SOGGY, brown cigarette butts are an ugly sight.
And residents and commuters in Havant were fed up with seeing them scattered across the ground in areas such as the town centre bus station.
But, thanks to a crackdown by Havant Borough Council, there has been a reduction of dropped cigarettes of up to 30 per cent.
Earlier this year The News reported on the disgust of passengers waiting at the train and bus stations having to face piles of discarded cigarette butts because smokers could not be bothered to dispose of them properly.
But rangers from the council targeted hotpots and issued fines to those caught flouting the law.
Since April there has been a drop of between 25 per cent and 30 per cent in the amount of cigarette litter.
And the number of fines has gone up.
Councillor David Guest, deputy leader of the borough council, said he is pleased with the reduction but there is still some way to go.
‘Dropping cigarette butts is littering,’ he said. ‘A campaign to reduce that problem still further is going to be launched soon.
‘The council will have enforcement officers on the street, with the powers to give out £75 on the spot fines to people who drop litter – and that includes cigarette ends.’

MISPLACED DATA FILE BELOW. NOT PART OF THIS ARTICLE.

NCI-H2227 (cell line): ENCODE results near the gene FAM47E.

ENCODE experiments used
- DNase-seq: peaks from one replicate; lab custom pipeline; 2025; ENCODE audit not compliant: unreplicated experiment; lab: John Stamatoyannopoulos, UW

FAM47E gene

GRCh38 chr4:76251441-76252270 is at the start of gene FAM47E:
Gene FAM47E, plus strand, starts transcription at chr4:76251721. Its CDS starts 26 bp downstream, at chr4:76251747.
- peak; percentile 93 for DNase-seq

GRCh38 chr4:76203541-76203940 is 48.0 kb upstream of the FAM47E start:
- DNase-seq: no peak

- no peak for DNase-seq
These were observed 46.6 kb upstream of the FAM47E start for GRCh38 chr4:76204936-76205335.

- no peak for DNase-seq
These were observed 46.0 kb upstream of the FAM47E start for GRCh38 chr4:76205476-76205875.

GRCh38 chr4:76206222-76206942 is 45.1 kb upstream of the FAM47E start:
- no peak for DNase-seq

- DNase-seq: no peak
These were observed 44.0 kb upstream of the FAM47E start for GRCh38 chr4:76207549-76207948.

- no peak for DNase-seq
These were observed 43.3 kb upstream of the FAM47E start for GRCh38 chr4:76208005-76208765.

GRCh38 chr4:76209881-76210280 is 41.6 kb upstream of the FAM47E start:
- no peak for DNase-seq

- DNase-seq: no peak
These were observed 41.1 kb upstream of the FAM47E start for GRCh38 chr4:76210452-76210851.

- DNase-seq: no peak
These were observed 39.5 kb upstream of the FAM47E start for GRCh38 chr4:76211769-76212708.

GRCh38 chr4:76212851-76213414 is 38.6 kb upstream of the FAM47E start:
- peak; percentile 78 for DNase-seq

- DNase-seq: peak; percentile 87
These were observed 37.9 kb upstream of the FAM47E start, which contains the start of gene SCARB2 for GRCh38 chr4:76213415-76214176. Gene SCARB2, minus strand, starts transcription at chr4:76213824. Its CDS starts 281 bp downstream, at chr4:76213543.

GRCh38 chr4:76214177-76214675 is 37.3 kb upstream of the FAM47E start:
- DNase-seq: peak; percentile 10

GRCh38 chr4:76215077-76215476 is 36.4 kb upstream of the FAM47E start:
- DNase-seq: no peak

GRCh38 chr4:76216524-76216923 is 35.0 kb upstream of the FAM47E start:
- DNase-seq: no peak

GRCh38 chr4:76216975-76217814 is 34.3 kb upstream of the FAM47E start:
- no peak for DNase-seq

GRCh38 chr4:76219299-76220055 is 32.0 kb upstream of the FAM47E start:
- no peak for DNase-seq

He added: ‘People who get rid of their cigarette ends without much thought had better start thinking. It’s going to be an expensive thing to do if they don’t put them in the proper receptacles.
‘It’s all about education. People have got to be educated to realise that throwing cigarette ends makes the environment look a mess and someone has got to clear it up.
‘I always try to do it myself when I’m walking along and spot litter.’
Under Section 87 of the Environmental Protection Act 1990, it is an offence to drop or leave litter in any public place, even if thrown from a vehicle.
Environment Rangers from Havant Borough Council, together with Hampshire County Council’s Accredited Community Safety Officer and Hampshire Police Community Support Officers have issued 11 fixed penalty notices in the Greywell and Park Parade area of Leigh Park over the past two weeks.
The fixed penalty cost of £75, which is reduced to £50 if paid within a set time, is to help communities in maintaining a litter-free environment and are issued if anyone is found littering in a public place.